Interlanguage Transfer of Function Words

Authors


  • I would like to thank the University of London Central Research Fund for having provided financial assistance with a travel grant and the University of Toronto Connaught Fund for further assistance. I would also like to thank Jean-Marc Dewaele and Scott Jarvis for their excellent comments on an earlier draft of this article. A previous version of this article was presented at the Third International Conference on Third Language Acquisition and Trilingualism, Tralee, Ireland, 2003.

Gessica De Angelis, Department of French, German and Italian, University of Toronto at Mississauga, 3359 Mississauga Road North, North Building 227, Mississauga, Ontario L5L 1C6, Canada. Internet: gdeangel@utm.utoronto.ca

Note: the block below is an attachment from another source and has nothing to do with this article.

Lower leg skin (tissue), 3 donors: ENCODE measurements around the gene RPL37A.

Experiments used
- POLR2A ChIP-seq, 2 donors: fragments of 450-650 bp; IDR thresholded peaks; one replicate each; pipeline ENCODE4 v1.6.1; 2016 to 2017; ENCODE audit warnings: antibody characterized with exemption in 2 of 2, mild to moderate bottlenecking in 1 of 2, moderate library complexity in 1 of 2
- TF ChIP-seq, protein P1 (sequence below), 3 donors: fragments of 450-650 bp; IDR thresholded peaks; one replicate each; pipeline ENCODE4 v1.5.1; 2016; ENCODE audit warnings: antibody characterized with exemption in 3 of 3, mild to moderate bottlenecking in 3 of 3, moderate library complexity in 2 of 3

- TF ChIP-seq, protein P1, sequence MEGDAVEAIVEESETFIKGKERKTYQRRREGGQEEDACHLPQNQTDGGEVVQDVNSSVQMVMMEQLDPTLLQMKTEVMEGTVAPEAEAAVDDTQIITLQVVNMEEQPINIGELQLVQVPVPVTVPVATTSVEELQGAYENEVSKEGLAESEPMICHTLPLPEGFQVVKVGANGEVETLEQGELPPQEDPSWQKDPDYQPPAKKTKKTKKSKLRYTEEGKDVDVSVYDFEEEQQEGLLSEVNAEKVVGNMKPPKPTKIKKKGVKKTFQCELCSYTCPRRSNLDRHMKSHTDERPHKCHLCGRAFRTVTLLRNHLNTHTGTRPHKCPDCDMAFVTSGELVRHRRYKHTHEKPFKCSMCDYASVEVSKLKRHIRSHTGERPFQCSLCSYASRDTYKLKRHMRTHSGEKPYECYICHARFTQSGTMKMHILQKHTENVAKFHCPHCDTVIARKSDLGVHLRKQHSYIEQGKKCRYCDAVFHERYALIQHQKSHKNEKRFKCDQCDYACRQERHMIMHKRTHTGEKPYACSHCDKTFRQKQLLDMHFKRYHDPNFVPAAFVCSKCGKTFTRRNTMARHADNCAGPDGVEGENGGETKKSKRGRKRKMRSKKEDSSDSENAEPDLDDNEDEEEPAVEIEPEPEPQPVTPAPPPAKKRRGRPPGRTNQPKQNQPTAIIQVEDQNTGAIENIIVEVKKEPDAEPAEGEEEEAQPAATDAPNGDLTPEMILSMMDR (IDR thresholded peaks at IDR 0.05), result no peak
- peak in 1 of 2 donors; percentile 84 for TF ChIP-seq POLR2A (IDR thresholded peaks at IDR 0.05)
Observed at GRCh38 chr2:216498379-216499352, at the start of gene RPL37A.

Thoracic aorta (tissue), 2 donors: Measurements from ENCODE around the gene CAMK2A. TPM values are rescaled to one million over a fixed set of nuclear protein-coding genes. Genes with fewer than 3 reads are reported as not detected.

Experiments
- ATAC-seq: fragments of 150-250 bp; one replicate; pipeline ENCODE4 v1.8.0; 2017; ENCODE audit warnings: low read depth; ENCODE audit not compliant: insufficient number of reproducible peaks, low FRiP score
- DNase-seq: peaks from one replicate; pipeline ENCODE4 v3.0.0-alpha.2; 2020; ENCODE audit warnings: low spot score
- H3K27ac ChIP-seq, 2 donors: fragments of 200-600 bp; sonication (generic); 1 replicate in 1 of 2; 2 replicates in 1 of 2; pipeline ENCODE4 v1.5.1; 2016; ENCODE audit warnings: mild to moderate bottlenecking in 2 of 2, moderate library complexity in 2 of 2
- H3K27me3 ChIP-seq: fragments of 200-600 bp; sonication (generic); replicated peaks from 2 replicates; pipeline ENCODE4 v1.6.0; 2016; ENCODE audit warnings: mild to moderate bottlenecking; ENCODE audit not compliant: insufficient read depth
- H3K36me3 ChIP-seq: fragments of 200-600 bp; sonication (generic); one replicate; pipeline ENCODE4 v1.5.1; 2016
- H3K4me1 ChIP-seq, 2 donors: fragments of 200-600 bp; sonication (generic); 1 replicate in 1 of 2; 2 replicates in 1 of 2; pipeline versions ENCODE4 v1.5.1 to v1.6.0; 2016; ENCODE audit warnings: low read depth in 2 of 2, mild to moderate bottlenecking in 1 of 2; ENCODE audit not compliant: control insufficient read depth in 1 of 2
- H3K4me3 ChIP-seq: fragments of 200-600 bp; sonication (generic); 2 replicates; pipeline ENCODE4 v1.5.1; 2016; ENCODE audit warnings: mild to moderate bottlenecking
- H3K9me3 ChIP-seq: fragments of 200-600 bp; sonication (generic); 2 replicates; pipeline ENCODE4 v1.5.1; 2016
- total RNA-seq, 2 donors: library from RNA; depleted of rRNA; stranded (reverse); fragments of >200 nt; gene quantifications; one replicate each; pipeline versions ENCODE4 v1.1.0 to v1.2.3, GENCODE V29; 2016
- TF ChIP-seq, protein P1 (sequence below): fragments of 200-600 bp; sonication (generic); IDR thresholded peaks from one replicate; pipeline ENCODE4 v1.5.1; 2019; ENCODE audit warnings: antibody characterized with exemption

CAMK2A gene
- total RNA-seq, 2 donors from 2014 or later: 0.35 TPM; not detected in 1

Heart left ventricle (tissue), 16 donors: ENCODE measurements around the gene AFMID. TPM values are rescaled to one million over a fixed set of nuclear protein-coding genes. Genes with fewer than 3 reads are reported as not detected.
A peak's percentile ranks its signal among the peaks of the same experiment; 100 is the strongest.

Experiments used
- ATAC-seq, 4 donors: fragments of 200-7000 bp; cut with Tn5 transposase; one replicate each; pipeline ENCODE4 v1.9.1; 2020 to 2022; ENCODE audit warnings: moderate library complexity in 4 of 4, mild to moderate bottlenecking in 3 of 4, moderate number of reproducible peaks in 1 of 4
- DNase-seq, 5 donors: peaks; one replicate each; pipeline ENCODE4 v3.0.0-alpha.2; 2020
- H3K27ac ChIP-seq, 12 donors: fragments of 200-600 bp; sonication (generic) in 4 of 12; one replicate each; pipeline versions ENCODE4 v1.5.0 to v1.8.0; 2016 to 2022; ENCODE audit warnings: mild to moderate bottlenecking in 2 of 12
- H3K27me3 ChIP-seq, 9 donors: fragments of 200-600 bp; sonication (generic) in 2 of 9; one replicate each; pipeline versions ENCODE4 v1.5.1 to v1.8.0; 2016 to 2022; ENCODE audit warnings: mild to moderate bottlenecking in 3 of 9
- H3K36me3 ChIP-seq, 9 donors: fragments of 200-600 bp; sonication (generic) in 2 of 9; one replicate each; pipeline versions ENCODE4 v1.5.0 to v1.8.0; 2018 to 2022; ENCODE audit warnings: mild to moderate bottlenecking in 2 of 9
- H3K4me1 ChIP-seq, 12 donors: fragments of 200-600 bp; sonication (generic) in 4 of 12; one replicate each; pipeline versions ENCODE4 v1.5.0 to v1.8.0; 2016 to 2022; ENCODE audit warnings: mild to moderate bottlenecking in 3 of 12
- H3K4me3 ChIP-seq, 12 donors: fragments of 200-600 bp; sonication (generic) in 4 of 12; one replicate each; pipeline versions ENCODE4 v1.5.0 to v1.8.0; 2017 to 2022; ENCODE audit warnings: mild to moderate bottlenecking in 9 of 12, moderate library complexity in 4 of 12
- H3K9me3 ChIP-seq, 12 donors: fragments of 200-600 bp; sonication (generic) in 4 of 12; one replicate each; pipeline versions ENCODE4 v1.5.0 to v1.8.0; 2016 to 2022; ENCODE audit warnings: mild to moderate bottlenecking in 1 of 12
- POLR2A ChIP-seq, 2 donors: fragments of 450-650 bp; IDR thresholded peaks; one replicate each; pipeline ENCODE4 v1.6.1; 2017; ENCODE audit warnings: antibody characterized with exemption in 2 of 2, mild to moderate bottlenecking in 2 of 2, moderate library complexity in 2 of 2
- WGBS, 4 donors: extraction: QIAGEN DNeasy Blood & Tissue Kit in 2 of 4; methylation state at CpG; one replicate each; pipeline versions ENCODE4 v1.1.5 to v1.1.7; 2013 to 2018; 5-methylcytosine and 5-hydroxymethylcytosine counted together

Abstract

This study investigated the use of nonnative function words in the written production of learners of Italian as a third or fourth language with English, Spanish, or French as native or nonnative languages. Results show the frequent use of the French subject pronoun il(he) in learners’ texts. The rate of subject insertion and omission was thus analyzed. English and Spanish first language (L1) speakers with knowledge of French were found to use significantly more subject insertion than speakers without knowledge of French. This suggests that (a) prior exposure to a nonnative language informs learners’ choices of surface structures to a significant extent and (b) learners with the same L1 but different prior nonnative languages develop some significant differences in their target language knowledge.

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